In many discussions in this blog and others about consumer cord cutting, cable's one advantage has been live programming. Sure you could drop your cable subscription and get broadcast channels with a digital antenna. Sure you could drop your cable subscription and watch The Daily Show or Mad Men or some other cable show on Hulu. Sure you could drop cable and watch movies on demand from Netflix, Amazon, and others through the XBox, Playstation3, or Wii. But you couldn't watch live sports outside of broadcast. Till now.
"Major League Baseball is upping its digital game again, bringing live sports to the videogame console for the first time. The league will make its MLB.TV subscription service available through the Sony PlayStation 3, which has made its way into more than 12 million US homes." It will only be a matter of time before the other leagues offer similar packages.
Now customers that subscribe on cable should be asking, why should I pay twice for access across devices. You shouldn't. Tools exist today to bring TV to you, wherever, whenever, whatever you decide. It is just that your cable operator prefers to keep old set top boxes in the home and not try to offer new technology. With Slingbox and other tools, programs can follow you. With better DVR devices, programming can be presented more intuitively and with more flexibility. And the tools exist to make incremental revenues from these devices.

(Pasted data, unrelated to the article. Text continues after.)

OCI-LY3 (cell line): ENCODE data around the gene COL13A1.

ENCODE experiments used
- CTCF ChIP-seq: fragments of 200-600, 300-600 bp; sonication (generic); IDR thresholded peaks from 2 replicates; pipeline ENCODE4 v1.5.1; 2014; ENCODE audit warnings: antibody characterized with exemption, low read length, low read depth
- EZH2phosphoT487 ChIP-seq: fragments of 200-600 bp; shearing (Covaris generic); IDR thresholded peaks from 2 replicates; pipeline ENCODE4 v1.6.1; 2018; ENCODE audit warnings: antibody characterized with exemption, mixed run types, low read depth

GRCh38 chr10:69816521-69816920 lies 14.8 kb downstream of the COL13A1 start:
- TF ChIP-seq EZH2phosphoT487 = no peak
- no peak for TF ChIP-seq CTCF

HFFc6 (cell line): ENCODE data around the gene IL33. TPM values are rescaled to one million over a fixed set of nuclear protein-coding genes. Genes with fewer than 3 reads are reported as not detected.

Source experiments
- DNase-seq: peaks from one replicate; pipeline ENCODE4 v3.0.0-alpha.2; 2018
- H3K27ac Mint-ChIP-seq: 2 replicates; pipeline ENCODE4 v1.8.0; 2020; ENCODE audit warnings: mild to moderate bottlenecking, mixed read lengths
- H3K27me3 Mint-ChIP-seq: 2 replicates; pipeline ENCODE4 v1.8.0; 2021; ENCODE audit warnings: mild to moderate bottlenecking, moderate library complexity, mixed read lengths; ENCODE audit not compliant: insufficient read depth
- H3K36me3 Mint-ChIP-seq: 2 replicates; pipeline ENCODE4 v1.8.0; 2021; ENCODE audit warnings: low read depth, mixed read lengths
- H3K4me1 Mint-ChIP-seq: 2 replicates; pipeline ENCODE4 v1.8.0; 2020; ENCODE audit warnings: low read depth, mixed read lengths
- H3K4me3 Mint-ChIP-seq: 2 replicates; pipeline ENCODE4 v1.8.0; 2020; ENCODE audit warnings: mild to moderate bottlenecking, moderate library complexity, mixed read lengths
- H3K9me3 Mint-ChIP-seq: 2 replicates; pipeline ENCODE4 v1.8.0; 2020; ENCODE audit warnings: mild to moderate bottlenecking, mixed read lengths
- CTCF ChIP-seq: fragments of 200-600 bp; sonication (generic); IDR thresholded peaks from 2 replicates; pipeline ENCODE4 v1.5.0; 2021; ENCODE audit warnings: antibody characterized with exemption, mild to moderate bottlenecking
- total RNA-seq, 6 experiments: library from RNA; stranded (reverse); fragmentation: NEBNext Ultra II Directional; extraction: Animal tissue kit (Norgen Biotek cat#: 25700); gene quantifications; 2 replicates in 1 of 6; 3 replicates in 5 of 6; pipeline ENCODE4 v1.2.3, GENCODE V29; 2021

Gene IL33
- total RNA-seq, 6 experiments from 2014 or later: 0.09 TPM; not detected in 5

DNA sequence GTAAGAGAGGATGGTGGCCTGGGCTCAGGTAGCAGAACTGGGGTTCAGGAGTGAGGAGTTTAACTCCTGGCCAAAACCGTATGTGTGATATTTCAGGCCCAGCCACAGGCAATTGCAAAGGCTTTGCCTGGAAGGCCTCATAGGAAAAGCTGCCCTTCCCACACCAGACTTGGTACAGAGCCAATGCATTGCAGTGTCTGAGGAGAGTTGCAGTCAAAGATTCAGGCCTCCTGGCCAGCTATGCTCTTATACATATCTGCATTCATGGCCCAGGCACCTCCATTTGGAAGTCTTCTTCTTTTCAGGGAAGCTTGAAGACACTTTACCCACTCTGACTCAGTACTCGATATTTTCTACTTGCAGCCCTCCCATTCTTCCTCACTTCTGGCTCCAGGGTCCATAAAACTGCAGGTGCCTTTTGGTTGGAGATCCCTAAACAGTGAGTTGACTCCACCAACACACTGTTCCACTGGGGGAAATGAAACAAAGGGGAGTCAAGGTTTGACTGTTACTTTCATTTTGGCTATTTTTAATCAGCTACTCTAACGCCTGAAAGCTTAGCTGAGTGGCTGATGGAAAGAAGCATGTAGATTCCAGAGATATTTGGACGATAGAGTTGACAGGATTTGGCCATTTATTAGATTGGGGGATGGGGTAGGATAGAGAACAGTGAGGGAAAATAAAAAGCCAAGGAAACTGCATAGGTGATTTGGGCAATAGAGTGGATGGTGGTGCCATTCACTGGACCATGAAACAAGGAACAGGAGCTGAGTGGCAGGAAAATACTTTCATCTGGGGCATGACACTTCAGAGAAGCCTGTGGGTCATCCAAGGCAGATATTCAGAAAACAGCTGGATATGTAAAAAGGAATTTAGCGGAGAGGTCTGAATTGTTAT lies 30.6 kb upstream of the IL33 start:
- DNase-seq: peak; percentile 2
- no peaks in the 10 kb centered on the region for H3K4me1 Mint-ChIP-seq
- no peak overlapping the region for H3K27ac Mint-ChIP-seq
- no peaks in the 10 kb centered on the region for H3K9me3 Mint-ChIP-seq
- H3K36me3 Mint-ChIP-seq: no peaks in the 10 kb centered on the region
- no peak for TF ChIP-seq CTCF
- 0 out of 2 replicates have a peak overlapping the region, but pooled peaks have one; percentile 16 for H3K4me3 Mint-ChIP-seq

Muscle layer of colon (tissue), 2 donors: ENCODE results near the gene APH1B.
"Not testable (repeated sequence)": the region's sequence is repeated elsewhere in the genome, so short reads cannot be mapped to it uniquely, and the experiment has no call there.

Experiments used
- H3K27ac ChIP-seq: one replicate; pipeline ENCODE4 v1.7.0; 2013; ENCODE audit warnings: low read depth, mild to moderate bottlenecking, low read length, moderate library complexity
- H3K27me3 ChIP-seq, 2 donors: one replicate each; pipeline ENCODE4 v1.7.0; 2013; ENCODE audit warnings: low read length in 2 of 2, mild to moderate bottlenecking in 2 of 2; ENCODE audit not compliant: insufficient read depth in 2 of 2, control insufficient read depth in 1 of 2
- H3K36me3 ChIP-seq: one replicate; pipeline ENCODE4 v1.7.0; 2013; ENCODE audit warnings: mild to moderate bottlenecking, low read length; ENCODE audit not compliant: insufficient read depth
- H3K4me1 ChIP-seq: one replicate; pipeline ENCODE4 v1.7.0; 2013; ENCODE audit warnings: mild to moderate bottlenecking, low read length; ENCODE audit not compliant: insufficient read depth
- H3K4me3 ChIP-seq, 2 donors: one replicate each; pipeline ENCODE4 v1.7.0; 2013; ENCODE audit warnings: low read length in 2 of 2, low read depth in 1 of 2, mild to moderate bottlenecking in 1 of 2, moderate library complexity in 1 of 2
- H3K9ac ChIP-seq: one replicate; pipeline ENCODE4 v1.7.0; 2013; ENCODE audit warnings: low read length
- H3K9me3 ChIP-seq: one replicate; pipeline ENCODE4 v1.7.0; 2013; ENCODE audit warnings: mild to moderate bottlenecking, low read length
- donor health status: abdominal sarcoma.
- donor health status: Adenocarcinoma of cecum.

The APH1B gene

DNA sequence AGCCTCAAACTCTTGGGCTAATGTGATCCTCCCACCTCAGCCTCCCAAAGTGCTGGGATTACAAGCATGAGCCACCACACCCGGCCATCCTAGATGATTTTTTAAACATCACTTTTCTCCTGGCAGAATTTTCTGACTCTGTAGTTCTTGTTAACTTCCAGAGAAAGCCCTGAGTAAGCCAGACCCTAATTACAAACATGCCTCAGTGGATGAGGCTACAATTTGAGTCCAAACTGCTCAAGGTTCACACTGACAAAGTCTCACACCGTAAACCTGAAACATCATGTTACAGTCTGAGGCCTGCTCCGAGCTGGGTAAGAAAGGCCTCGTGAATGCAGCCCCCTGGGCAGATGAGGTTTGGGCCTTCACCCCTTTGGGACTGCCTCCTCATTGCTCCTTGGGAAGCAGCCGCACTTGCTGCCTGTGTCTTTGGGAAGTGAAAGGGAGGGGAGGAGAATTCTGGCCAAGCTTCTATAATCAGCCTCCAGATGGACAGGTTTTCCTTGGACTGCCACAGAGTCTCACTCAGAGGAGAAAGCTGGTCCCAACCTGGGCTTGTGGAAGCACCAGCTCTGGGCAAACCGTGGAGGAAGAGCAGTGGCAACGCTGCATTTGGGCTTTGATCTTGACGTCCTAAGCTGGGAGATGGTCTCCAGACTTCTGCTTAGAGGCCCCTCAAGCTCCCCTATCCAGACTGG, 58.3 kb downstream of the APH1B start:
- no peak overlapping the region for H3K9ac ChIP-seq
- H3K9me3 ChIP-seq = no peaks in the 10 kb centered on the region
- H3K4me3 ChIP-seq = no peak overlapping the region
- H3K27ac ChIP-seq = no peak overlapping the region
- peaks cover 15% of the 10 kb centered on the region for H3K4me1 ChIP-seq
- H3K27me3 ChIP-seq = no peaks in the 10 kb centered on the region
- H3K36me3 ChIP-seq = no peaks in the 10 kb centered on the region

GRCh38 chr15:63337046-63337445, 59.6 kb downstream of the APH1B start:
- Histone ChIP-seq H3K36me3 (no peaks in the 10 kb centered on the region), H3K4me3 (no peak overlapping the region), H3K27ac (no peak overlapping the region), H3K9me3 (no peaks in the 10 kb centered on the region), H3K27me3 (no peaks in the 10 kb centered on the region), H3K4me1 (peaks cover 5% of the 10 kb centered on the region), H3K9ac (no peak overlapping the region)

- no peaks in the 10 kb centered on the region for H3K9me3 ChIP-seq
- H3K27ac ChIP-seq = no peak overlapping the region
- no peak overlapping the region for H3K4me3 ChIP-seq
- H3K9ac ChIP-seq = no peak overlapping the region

Except your cable company is not even trying to compete. As their mantra is to save a customer from defecting to telco and dish, they forget that the customer is also leaving the cable landscape completely, preferring to get their programming via broadband access. And as customers have found that their cable box doesn't connect to the web, but their TV and game console does. And as more programming populates these other connections, cable defection will only increase.